At the tail end of the real Motown, there were the Spinners. In 1969, I think it was, the Milwaukee Bucks drafted Lew Alcindor, later Kareem Abdul-Jabbar, the great player for the LA Lakers, and in 1971 they won their first and only NBA Championship. This was in the days before Larry Bird and Magic Johnson made the NBA a national pastime at the level of the NFL and MLB. Because the league didn’t really qualify as a major sport on par with the ones that included the Braves, fled to Atlanta, and the Packers, the last surviving small-city team from before the merger of the AFL and NFL, the Bucks games were broadcast on one of Milwaukee’s black radio stations, because the city’s blacks were the most avid fans of the team before the arrival of Alcindor. In place, already, was Oscar Robertson, the Big O, an incredible player in his own right, and a cast of supporting actors who really do place among the best ever in the NBA.
More important for me was the exposure I had to Motown and R&B from that station. In 1969, my folks were housing my cousin Jack Hawkins, from California, and trying to get him on track for a productive life after a few years of damaging experimentation with hallucinogens. I remember him following my very patient mom around the house, trying to recite his poetry to her. His sister Therese, who was much less problematic, came to live with us and proceed through high school and college in our area, during this time as well, and the troubles with my dad’s sister Marian coaxed us on a journey across America in a rented RV that I have elsewhere chronicled.
Dad was a pretty tolerant guy, in most respects, but he didn’t countenance what he viewed as nonsense. When my Grandma, Mom’s mom, came to live with us in Wisconsin while her husband, suffering from the dementia that would later afflict Mom, passed his dying years in a nearby care facility that my parents will probably check into next year, she stayed with us. She used to smoke her cigarettes and cackle over tabloids she brought from the local grocery, much to the consternation of Dad, who was a scientist. She would likewise laugh at him when he became angry over some absurd pseudo-scientific article in one of those tabloids, opining that he was too serious altogether. And because she gave us salt water taffy and other simultaneously lovely and horrible delicacies that she stashed in her purse, we believed that maybe she was in the right.
Mom, who inherited Granny Goose’s somewhat flippant attitude to the factual world, as well as her undying love of fun, never bothered to take sides, because neither party was so graceless as to demand it. It was Mom, too, who, when my Beatles-crazy older cousin Martha would come to visit, would defend her from the charges of idolatry that Dad heaped on her. After all, her mother was a huge Elvis fan. In no way could Granny ever be convinced that nice clothes that her grandchildren would seldom if ever wear weren’t just the thing for Christmas, and in that respect it’s very sad that she never lived to meet my daughter Mairead, who is dreadfully sensible and would have liked nothing more. The daughter is rebellious in this respect, and also appallingly organized and reliable.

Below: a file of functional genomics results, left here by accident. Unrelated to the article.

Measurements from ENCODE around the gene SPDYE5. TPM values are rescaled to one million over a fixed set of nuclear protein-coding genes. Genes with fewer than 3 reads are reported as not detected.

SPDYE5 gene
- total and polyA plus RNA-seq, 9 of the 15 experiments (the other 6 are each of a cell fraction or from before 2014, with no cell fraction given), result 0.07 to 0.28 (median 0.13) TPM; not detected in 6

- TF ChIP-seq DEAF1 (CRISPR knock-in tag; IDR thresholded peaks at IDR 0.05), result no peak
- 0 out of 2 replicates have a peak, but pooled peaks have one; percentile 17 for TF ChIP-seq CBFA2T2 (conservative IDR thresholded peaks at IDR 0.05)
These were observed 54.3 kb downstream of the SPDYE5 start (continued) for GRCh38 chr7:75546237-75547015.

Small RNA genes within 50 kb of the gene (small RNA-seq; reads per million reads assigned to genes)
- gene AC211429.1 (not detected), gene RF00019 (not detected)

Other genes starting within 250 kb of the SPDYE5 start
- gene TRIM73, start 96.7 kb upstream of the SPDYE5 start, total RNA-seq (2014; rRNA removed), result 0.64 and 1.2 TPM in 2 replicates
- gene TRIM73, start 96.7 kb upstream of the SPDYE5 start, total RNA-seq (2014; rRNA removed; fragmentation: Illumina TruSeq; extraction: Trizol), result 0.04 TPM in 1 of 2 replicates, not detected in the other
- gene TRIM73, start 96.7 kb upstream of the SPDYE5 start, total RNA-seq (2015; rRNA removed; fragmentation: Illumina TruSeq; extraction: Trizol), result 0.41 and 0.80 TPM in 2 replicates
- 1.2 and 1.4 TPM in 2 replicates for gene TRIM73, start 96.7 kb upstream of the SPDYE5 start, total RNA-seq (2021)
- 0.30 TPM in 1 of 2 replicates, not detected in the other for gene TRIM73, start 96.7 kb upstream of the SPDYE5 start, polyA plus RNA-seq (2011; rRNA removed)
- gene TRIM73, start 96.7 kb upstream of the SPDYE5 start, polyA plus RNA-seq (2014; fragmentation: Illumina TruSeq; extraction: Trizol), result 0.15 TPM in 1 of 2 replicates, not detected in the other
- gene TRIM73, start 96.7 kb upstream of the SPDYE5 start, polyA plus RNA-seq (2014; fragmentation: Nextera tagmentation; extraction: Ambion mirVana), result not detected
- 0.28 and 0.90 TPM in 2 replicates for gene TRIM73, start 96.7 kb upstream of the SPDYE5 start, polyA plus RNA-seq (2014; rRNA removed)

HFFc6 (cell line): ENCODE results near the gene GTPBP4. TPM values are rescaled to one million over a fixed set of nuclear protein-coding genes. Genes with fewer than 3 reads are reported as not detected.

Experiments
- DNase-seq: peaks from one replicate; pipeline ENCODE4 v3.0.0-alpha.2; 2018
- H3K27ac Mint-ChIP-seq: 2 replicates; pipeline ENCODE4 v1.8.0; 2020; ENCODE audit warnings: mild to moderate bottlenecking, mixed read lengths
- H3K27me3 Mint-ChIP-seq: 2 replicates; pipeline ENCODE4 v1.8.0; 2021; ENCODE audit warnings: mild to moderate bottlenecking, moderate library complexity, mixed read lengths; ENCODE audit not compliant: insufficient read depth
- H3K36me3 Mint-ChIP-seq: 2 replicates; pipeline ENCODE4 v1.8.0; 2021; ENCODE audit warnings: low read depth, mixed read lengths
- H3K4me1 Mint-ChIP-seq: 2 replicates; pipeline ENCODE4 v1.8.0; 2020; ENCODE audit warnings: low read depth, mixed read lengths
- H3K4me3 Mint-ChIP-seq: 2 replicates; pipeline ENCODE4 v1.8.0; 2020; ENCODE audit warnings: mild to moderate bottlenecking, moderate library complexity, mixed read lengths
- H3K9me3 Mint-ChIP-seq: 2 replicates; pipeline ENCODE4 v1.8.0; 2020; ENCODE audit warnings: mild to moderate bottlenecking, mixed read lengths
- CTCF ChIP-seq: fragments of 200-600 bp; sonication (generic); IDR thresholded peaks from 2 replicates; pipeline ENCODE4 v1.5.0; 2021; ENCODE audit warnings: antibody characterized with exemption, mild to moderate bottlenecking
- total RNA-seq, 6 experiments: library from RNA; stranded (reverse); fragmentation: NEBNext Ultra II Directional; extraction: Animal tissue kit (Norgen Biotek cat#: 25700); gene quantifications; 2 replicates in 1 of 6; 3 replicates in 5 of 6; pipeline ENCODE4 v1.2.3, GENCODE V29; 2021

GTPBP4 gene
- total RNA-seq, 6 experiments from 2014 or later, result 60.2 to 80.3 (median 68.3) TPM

Mom had grown up in a racially mixed household, by which I mean that her father was Anglican and her mother Roman Catholic. They met in the small town of Effingham in southern Illinois, and eloped when both were engaged to other people, which led to a certain amount of legal ugliness for my grandfather. After a period of some years of cooling off, he was readopted into the fold, and Mom spent many of her summers in Effingham with her aunts, waiting for the trains to go by and conning the racing forms with one of her uncles on the porch. Although she was permitted to entertain herself with reading Bible passages in the evenings with her relations, she was dutifully if reluctantly deposited on the steps of the local Catholic church every Sunday morning.
And truly, as a result of all these dislocations with blood finally being thicker than water, even of the holy variety, my mother’s family was much more accepting of extraordinary behavior, up to and including the depositing of problematic children with relations on whatever pretext, turning into long-term commitments, which worked in my father’s favor when his California relations, in particular, sought sanctuary. And that is where Jack comes in.
Because apart from being an enormously spacy acid head and dreadful religious poet, he was an enormous fan of basketball (he looked essentially like Jethro Clampett, with a good jump shot when he wasn’t wasted) as well as black music. So, he would play his transistor radio late into the night, and I would hear whatever was on.
Elsewhere, also, I’ve talked about how seminal that was for me, musically, and I’ve effused about the brilliance of some of the lyrics, such as,
Just like Pagliacci did
I try to keep my surface hid
Smiling in the crowd I try
But in a lonely room I cry
The tears of a clown
When there’s no one around
In that song, cam-ou-flage is one of the great triplets of popular music in English . . . ever. But by the time I was of age to have my own stereo and be listening to my own music, it was the Spinners who were representing what Motown was at its rapidly dying best.
Forever in my mind, these songs will be attached to the sights, the sounds, the smells and the feelings of wrestling practice.
All I wanted to do was be the guy who said, “Yow!” Was that too much to ask?